While deciding which camera one needs to buy, one needs to balance utility with price to choose a camera perfectly suited to their needs. Both SLRs and point and shoots have their own strengths and weaknesses with respect to each other. For example, SLRs have much faster shutter speeds than point and shoot cameras. This can duly be adjusted for the film being used and the abundance of light, giving the photographer multiple options for using high speed films (greater ISO) without risking grainy output in the photographs. Also, there is an almost negligible time lag between when the shutter is pressed and the film is exposed, giving the photographer a better opportunity of capturing the perfect moment even with a moving subject. Such is not the case with point and shoot cameras. Both digital and film P&S cameras have a time lag between when the shutter button is clicked and the sensor or film is exposed. This renders them more or less useless for anything but still photography and memories with orchestrated poses. An SLR allows the user to control almost every aspect of photography. He can adjust the light entering through the aperture, the speed of the film, the duration for which the shutter exposes the film, the focus of the image and even the kind of lens being used. Even the best of the point and shoot cameras can’t hold a candle to these features. The fact that the SLR allows for interchangeable lenses means that the photographer is ready for almost any kind of shot whether a close up, extreme close up, long or a wide shot. The lack of this feature sorely limits prospects with point and shoots. The quality of optics (lenses) in even the worst SLRs tops that in the best point and shoots cameras. The compatibility of these lenses with other camera bodies means that the investment in the lenses is not wasted if the camera body malfunctions. To upgrade, the photographer only needs to change the camera body, which itself is extremely durable compared to a point and shoot.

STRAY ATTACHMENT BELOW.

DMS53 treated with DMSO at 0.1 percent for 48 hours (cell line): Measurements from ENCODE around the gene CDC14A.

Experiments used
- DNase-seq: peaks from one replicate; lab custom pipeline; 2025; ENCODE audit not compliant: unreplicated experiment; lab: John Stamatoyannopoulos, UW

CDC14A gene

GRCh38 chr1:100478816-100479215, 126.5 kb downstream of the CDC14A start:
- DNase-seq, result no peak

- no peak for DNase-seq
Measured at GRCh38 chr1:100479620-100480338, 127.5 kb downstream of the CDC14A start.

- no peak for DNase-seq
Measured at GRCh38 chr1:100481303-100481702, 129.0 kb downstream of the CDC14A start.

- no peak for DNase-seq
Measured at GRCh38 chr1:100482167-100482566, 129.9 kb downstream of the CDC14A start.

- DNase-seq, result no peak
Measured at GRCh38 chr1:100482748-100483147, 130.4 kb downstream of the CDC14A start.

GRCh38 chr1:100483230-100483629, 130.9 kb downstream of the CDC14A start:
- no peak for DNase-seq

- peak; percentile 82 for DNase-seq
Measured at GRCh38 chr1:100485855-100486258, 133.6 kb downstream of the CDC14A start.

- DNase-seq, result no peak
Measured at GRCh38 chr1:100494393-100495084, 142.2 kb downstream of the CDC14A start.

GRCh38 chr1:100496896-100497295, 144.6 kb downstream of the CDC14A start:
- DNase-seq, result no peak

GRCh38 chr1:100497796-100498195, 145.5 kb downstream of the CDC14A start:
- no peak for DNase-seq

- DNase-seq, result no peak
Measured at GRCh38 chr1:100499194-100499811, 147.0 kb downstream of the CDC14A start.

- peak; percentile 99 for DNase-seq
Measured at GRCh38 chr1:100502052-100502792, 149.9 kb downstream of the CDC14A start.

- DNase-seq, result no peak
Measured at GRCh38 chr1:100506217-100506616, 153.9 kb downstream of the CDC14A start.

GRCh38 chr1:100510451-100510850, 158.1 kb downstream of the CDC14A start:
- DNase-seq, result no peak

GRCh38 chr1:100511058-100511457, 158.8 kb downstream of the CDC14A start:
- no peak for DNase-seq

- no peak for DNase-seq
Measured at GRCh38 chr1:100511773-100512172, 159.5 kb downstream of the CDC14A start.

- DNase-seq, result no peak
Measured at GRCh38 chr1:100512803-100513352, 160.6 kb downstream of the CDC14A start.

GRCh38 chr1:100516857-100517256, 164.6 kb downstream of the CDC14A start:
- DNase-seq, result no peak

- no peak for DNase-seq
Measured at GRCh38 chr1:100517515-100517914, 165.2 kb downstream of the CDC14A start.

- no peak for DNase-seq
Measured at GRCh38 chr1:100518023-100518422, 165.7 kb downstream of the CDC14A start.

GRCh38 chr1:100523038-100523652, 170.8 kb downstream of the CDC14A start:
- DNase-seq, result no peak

However, an SLR also has certain limitations. One extremely limiting factor is the price of an SLR camera which is many times that of a point and shoot camera. Another prohibiting factor is the size and weight of SLR cameras. The weight of an SLR camera along with its lens kit filters, flash apparatus and tripod can make it pretty inconvenient to carry around and also, an SLR requires considerable setup time for the perfect shot to be taken. A point and shoot can be fit into the user’s pocket, whipped out when needed and is ready to capture images. Another issue with SLRs is maintenance. Considering that the SLR is highly dependent on its optics for performance, any smudges, fungus, dust or damage to the lens could prove quite expensive to rectify. Lenses have to be stored in moisture proof containers during humid seasons and are extremely expensive to clean or replace. Point and shoot cameras are operable by most laymen, while SLRs are quite complex and require the user to know how to use the various features for them to be of any use. The lack of a live view in SLRs such as available in LCD point and shoot cameras make shots from difficult angles harder for the user. Many point and shoot cameras today possess LCD monitors that can be flipped outwards, making even the most difficult angles easy to shoot from.